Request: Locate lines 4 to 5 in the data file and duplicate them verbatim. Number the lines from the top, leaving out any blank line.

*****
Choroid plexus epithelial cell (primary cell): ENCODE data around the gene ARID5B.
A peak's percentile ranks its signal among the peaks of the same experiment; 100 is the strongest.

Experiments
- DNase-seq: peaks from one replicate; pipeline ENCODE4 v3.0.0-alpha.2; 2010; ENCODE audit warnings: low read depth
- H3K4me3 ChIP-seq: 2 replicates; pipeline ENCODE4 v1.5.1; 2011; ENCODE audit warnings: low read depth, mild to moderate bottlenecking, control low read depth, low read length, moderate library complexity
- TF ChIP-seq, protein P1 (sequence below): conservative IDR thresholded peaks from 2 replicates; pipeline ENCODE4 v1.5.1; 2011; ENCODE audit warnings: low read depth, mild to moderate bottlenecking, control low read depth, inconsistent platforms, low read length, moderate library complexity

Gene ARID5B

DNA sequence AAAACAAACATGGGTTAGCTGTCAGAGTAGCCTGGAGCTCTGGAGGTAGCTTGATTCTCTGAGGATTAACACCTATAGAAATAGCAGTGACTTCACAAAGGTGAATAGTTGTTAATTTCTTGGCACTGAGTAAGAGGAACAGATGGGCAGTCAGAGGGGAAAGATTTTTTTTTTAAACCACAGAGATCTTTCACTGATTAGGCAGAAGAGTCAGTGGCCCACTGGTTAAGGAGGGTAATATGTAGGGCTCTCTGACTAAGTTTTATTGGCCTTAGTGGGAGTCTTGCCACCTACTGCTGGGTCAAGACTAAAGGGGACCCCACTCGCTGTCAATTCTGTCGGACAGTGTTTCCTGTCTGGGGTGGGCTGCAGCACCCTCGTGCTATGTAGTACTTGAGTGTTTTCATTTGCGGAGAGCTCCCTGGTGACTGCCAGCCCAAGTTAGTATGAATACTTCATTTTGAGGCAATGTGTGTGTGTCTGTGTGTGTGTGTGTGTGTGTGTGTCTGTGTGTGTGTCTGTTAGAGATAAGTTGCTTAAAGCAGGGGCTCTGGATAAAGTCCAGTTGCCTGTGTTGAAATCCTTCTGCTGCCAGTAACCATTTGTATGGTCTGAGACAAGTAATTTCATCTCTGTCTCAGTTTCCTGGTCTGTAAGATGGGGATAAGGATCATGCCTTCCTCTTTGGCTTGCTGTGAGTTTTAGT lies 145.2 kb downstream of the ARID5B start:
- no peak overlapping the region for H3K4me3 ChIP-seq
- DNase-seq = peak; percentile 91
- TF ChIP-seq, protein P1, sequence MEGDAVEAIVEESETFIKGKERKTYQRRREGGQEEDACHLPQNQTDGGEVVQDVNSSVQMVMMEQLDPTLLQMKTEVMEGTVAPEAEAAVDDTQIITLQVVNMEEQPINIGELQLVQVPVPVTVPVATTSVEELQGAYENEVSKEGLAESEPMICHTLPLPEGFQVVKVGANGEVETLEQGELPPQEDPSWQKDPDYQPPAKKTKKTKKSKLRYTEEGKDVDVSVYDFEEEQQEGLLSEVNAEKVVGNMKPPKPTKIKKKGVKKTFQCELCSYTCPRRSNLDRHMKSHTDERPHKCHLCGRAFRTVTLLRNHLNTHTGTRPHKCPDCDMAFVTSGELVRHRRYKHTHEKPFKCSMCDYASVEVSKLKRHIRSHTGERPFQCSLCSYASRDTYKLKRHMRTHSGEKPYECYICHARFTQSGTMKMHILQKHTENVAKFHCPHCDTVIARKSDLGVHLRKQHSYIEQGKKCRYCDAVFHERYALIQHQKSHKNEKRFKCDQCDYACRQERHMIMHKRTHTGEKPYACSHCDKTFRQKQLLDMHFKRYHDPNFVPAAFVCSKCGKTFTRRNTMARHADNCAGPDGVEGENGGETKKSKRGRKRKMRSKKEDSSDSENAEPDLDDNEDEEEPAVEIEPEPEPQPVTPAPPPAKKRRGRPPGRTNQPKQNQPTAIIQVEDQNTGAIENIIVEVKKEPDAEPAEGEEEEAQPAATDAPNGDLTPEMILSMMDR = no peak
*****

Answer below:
- DNase-seq: peaks from one replicate; pipeline ENCODE4 v3.0.0-alpha.2; 2010; ENCODE audit warnings: low read depth
- H3K4me3 ChIP-seq: 2 replicates; pipeline ENCODE4 v1.5.1; 2011; ENCODE audit warnings: low read depth, mild to moderate bottlenecking, control low read depth, low read length, moderate library complexity